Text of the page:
the Sox front office uses defensive metrics to make evaluations? I have a feeling they are putting way too much faith in +/- and UZR this offseason. Aren’t you worried that this faith in these relatively immature statistical tools (coupled with inevitable regression in defensive ability) could prove disastrous?
Answer: Very good question, Subodh. Theo Epstein is not answering e-mails these days. But I would guess that he would say he tries to take everything into account when he makes decisions. That would include the metrics, scouting reports and the opinions of his staff, managers and coaches. I do think defensive stats are the new OBP and that smart teams are placing more value on defense in general. The Rays were a great example of that in 2008. But I would be surprised if the Sox are basing everything on the metrics.
Tom writes: Do you see the Sox attempting to resign any of their free agents during the year? Beckett, Papelbon, Martinez? Any that you see as critical they attempt to keep?
Answer: Yes, yes and yes. The Sox do not reveal much about contract negotiations, but indications are they have started to try and work something out with Beckett and are open to a deal with V-Mart. Papelbon seems pretty intent on getting to free agency. As to who is more critical, I believe a front-end starter like Beckett has the most value to a team.
Elaine writes: During those stretches of the season when all five starters are healthy, when will Tim Wakefeld get in his work? Are the Sox likely to pencil him in in a semi-regular capacity, scheduling rest for each of the top five starters more or less in advance? Or will he be the long man in the pen? The latter seems sort of unlikely given Tim’s recent back issues. But how solid is his feel for the knuckler likely to be if he pitches once every two weeks? Or am I foolish for positing any period in the year when all five starters will be healthy?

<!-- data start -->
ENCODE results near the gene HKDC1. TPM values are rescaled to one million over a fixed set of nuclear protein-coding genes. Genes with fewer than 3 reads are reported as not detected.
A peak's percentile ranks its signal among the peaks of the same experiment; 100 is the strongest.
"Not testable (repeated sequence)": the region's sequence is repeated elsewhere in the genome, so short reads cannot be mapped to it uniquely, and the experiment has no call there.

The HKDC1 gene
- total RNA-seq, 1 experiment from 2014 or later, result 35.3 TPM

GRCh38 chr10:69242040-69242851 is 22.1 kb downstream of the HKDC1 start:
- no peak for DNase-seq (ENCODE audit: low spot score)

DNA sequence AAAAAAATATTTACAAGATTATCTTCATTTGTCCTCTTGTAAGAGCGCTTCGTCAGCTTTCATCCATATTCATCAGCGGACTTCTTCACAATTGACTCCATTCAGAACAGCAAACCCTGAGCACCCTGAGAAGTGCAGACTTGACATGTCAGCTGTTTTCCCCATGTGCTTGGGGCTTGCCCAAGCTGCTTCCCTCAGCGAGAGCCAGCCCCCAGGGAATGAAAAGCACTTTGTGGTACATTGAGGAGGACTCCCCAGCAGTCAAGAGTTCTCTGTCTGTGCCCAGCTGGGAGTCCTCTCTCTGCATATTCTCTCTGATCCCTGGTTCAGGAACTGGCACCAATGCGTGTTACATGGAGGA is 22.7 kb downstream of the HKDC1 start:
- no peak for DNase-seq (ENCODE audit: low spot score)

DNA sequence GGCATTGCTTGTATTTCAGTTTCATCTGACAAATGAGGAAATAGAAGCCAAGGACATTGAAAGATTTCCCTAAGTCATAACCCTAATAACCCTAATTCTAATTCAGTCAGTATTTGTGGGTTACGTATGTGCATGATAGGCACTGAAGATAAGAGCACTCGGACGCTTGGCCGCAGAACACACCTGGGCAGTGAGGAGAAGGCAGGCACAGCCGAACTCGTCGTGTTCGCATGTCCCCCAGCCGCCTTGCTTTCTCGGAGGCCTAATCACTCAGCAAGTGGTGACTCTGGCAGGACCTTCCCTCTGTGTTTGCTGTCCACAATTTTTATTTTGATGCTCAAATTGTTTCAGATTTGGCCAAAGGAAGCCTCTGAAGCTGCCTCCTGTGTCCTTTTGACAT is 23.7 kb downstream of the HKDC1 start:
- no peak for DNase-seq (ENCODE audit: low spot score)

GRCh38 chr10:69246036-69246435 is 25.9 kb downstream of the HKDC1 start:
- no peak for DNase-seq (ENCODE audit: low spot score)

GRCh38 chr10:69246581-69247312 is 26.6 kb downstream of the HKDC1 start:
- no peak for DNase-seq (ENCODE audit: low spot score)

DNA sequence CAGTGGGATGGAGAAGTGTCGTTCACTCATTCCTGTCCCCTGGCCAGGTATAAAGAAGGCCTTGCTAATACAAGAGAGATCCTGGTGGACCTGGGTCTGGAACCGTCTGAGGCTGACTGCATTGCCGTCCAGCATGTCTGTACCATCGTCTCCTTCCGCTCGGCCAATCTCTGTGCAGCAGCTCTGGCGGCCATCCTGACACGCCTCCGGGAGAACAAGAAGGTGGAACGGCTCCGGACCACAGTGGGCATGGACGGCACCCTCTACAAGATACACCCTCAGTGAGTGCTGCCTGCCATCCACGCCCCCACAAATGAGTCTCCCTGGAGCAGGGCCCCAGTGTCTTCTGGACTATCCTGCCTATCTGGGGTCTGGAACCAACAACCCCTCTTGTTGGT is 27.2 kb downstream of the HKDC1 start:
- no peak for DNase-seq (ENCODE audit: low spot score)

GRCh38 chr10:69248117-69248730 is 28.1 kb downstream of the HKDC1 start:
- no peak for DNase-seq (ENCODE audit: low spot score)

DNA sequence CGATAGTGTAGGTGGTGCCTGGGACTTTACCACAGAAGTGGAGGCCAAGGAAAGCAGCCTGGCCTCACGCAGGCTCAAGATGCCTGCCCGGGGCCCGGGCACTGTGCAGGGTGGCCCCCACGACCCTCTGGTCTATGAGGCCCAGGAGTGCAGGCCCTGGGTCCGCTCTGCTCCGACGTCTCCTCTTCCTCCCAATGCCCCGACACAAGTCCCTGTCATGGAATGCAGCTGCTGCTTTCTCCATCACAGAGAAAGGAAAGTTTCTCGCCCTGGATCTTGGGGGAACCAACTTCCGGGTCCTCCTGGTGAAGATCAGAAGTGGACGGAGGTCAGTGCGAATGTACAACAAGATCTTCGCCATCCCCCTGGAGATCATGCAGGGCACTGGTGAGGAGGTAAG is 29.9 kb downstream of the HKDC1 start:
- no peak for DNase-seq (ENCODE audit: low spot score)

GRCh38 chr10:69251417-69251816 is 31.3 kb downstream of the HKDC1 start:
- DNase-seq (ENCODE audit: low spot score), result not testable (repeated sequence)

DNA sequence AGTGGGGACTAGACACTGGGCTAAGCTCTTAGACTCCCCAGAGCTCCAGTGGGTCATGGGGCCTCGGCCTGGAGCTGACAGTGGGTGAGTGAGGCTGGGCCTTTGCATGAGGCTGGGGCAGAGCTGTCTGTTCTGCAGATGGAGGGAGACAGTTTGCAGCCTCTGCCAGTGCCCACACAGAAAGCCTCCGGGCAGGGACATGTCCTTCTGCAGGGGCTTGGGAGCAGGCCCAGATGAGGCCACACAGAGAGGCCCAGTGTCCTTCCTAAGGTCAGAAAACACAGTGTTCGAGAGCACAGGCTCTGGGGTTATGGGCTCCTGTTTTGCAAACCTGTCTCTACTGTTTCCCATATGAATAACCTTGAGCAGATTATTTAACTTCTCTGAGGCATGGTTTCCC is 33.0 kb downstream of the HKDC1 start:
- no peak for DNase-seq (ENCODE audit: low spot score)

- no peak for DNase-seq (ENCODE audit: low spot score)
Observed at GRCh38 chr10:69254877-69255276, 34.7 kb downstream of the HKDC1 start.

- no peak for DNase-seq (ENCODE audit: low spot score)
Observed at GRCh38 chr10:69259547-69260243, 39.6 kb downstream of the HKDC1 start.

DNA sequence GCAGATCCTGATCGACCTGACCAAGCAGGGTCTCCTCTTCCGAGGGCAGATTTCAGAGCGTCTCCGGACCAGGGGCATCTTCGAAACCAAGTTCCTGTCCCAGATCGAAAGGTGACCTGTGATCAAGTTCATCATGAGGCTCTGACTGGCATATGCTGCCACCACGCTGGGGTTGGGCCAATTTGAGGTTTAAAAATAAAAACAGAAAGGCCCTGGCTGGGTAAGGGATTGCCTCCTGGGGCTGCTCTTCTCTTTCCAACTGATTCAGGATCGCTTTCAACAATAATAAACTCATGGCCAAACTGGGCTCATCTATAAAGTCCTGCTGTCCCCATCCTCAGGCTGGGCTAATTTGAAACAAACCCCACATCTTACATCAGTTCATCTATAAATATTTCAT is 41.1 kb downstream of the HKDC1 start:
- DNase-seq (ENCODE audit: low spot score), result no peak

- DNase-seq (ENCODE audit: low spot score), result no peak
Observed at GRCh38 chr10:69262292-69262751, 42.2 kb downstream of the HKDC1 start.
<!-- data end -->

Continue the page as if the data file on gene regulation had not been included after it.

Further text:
Elaine: The problem of too much pitching is rarely one teams are worried about. I would think the Red Sox would try and use Wakefield every 8-10 days as a sort of No. 6 starter. That would allow them to give their regulars extra rest from time to time. They also could use him as a long man, too. Invariably there are games when a reliever is needed in the second or third inning and Wakfield could give them a bullpen-saving four innings. As for the feel of the knuckler, Tim has been around long enough to know what he needs to do to prepare. Excellent question, Elaine.
TMarg writes: I think the Sox should sign Russell Branyan to a short-term deal to play first, bat him ninth and let him hit 30 home runs. This will give the Sox some options come the trading deadline. Teams like the Astros (Lance Berkman), Cubs (Derek Lee) have expiring contracts with both these players. If these teams are out of playoff contention they will be looking to dump payroll. I think the Sox should stay away from Adrian Gonzalez. The price will be too high at this point. His price will come down a lot next year with the glut of free agent first baseman available). Also signing Branyan short-term will provide insurance at DH as well, if Sox do trade for a first baseman mid-year and Ortiz goes back to his non-steroid production.
TMarg: That is a well-reasoned argument. But Branyan has hit 30 homers once in 12 seasons and has played for an incredible seven teams since 2005 if you count Milwaukee twice. Teams look for that boom, boom pow from him and don’t get it, or at least not enough of it.
Thanks for the questions. We’ll do another one of these again soon. Feel free to e-mail me with any questions or suggestions for the blog.
Stay safe this weekend. Lots of amateurs on the road.